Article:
Extreme UV chip defects may force a new approach to processor design

Chips built with extreme ultraviolet (EUV) light are plagued with random defects with no obvious solution, according to research presented at a chipmakers’ conference reported in EETimes. The EUV hardware seems to work acceptably for 7nm or larger processes, but below this scale, small defects are cropping up that ruin the chip and prove hard to detect.

Photolithography is the process used to etch the patterns that make up chips into a silicon wafer. The wafer is coated with a material that is light-sensitive photoresist. This wafer will be confronted with light that is bright’s shone through a mask. Areas hidden by the mask shall retain their photoresist layer; those exposed right to the UV will totally lose it. The wafer will be etched plasma that is using acid. Parts of the wafer that are still covered in photoresist are protected during the etching, retaining their silicon oxide; those whose photoresist has been removed are etched away.

Smaller wavelengths of light finer that is enable in the mask and therefore finer information within the etching. Processors today, constructed on a 14nm procedure, currently utilize features being far smaller compared to the wavelength of regular UV light; they use methods like multi-patterning (by which numerous masks and exposure that is light are used) to reach ever smaller sizes. These steps that are additional production some time mistake prices, thus the attention in smaller wavelengths. With EUV, smaller chip features could possibly be produced without requiring techniques that are such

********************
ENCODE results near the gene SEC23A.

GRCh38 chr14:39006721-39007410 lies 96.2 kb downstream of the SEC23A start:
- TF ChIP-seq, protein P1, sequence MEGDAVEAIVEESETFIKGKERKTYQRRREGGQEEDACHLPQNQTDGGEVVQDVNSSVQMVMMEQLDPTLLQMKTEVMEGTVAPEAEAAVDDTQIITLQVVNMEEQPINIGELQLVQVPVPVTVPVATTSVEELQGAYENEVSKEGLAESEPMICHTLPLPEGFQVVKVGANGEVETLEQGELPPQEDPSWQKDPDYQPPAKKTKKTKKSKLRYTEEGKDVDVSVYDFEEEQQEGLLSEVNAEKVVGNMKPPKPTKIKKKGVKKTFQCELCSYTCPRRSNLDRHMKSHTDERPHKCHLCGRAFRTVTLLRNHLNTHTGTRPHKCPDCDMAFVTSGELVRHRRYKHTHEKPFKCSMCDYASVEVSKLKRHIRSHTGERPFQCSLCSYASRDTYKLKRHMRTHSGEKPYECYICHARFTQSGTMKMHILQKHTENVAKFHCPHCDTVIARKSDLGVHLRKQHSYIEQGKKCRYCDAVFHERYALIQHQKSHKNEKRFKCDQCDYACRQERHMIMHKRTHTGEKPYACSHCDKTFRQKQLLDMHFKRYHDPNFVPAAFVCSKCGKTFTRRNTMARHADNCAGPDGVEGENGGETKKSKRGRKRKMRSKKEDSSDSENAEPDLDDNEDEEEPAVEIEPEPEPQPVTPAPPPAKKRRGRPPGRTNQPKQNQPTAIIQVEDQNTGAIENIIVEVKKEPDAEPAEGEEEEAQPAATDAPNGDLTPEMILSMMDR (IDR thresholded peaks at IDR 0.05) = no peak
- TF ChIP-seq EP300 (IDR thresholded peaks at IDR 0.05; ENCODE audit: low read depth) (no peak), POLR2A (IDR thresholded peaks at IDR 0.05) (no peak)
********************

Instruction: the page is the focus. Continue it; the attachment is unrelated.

The chip-building industry has been talking about using EUV photolithography—light with a wavelength of 13.5nm, compared to the 193nm ultraviolet in use today—since the late 1990s. In theory, EUV should make it easier to build processors with smaller features—narrower wires, tinier transistors—but getting EUV to work has proven problematic. EUV is strongly absorbed by air and by the materials used to make lenses; it can still be redirected and focused, by using mirrors as opposed to contacts. Efficient generation of high-intensity EUV has additionally been hard. Commercial applications require at the very least 250W light sources, with Intel claiming it requires up to 1kW.

GlobalFoundries, Samsung, and TSMC have actually all outlined intends to make use of 250W EUV sources for 7nm production. This will be at known level that researchers are seeing problems. These problems include both areas where not material that is enough etched away, causing shorts between cables within the chip, and areas in which excessively is etched away, causing gaps and rips in items that should really be constant.

GlobalFoundries VP of analysis George Gomba described defect that is similar with EUV and said that the EUV hardware—the NXE-3400 from ASML—wasn’t yet up to the standard the company needs. He also said that better systems for inspecting the EUV masks are needed. Research is also needed to improve the photoresists, to understand their behavior when exposed to EUV and reduce the true wide range of defects.

If these issues can not be ironed away, they could force a approach that is different chip design. Chips that combine memory with processing elements and chips based on neural networks are more resilient to defects that are manufacturing while the specific bad elements are disabled while nevertheless salvaging the chip all together. IBM’s real North neuron-simulating processor has a grid of 4096 elements, each combining some memory with a few compute energy, and a week ago scientists posted through them) that they had built “memtransistors.” These combine transistors with memristors (devices that change their resistance depending on their “memory” of how much electric charge has passed. These hybrids computation that is integrate memory at an extremely low degree.

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